Video

Video Super Bowl Ads Compete for Eyes on TV, Web

Super Bowl Sunday (Feb. 1) is about more than just the NFL's American football championship and big parties to watch the game. Viewers also tune in for the world famous commercials that send Facebook and Twitter abuzz. Daniela Schrier reports on the social media rewards for America’s priciest advertising.
Video

Video Theologians Cast Doubt on Morality of Drone Strikes

In 2006, stirred by photos of U.S. soldiers mistreating Iraqi prisoners, a group of American faith leaders and academics launched the National Religious Campaign Against Torture. It played an important role in getting Congress to investigate, and the president to ban, torture. VOA's Jerome Socolovsky reports.
Video

Video Freedom on Decline Worldwide, Report Says

The state of global freedom declined for the ninth consecutive year in 2014, according to global watchdog Freedom House's annual report released Wednesday. VOA's William Gallo has more.
Video

Video As Ground Shifts, Obama Reviews Middle East Strategy

The death of Saudi Arabia’s king, the collapse of a U.S.-friendly government in Yemen and a problematic relationship with Israel’s leadership are presenting a new set of complications for the Obama administration and its Middle East policy. Not only is the U.S. leader dealing with adversaries in Iran, the Islamic State and al-Qaida, but he is now juggling trouble with traditional allies, as White House correspondent Luis Ramirez reports.
Video

Video MRI Seems to Help Diagnose Prostate Cancer, Preliminary Study Shows

Just as with mammography used to detect breast cancer, there's a lot of controversy about tests used to diagnose prostate cancer. Fortunately, a new study shows doctors may now have a more reliable way to diagnose prostate cancer for high risk patients. More from VOA's Carol Pearson.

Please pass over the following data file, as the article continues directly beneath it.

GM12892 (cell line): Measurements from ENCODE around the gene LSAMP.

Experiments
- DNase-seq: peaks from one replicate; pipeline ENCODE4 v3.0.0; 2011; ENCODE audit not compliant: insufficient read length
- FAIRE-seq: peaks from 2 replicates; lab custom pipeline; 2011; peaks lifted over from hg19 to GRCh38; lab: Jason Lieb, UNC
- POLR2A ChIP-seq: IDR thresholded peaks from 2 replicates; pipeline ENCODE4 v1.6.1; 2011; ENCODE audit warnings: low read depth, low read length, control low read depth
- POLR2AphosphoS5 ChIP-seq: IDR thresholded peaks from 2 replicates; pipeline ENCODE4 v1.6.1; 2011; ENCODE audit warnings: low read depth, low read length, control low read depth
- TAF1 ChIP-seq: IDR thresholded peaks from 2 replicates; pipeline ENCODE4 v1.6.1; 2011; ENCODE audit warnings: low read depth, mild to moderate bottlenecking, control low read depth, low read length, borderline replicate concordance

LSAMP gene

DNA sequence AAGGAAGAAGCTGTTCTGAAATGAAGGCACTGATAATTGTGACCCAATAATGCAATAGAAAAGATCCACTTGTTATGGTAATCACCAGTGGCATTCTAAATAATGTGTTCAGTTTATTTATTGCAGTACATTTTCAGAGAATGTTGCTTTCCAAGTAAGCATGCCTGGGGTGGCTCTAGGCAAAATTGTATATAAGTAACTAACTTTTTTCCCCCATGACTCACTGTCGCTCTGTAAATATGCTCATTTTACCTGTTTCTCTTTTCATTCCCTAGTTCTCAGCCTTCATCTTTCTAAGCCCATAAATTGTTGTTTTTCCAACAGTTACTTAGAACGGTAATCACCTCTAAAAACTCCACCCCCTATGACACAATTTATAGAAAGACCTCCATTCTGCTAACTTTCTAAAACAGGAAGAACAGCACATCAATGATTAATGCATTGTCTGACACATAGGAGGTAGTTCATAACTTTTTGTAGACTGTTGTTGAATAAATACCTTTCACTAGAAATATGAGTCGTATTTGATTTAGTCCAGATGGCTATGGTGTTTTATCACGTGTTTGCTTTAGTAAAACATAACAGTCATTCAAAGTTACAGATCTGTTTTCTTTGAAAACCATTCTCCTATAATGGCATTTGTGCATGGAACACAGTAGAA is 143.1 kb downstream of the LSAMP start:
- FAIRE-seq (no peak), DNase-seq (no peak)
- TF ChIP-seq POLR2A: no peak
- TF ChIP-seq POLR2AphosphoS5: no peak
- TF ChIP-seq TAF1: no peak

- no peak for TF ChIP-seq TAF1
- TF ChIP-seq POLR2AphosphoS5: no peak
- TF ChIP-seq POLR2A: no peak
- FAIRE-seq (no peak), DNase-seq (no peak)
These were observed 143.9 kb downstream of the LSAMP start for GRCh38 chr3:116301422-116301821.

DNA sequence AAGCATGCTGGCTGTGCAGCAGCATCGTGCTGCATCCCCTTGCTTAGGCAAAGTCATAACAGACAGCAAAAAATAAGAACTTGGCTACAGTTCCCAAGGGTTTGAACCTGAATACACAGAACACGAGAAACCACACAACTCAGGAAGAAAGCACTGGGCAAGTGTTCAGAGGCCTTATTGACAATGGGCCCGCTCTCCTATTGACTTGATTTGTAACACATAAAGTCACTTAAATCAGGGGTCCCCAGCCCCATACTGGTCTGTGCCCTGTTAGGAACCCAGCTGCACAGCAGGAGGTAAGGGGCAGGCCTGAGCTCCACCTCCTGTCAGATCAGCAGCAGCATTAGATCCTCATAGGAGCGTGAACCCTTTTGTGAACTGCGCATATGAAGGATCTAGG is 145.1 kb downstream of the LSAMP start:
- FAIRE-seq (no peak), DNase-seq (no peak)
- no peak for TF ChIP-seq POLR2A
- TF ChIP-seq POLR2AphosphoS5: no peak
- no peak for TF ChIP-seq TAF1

Video

Video Smartphones About to Make Leap, Carry Basic Senses

Long distance communication contains mostly sounds and pictures. For now. But scientists in Britain say they are close to creating additions for our smartphones that will make it possible to send taste, smell and even a basic touch. VOA’s George Putic reports.
Video

Video NASA Monitors Earth’s Vital Signs From Space

The U.S. space agency, NASA, is wrapping up its busiest 12-month period in more than a decade, with three missions launched in 2014 and two this month, one in early January and the fifth scheduled for January 29. As VOA’s Rosanne Skirble reports, the instruments being lifted into orbit are focused on Earth’s vital life support systems and how they are responding to a warmer planet.
Video

Video Saved By a Mistake - an Auschwitz Survivor's Story

Dagmar Lieblova was 14 when she arrived at Auschwitz in December 1943, along with her entire Czech Jewish family. All of them were to die there, but she was able to leave after several months due to a bureaucratic mix-up which saved her life. Now 85, with three children and six grandchildren, she says she has a feeling of victory. This report by Ahmad Wadiei and Farin Assemi, of RFE/RL's Radio Farda is narrated by RFE’s Raymond Furlong.

Circumventing Censorship

An Internet Primer for Healthy Web Habits

As surveillance and censoring technologies advance, so, too, do new tools for your computer or mobile device that help protect your privacy and break through Internet censorship.
More

All About America

AppleAndroid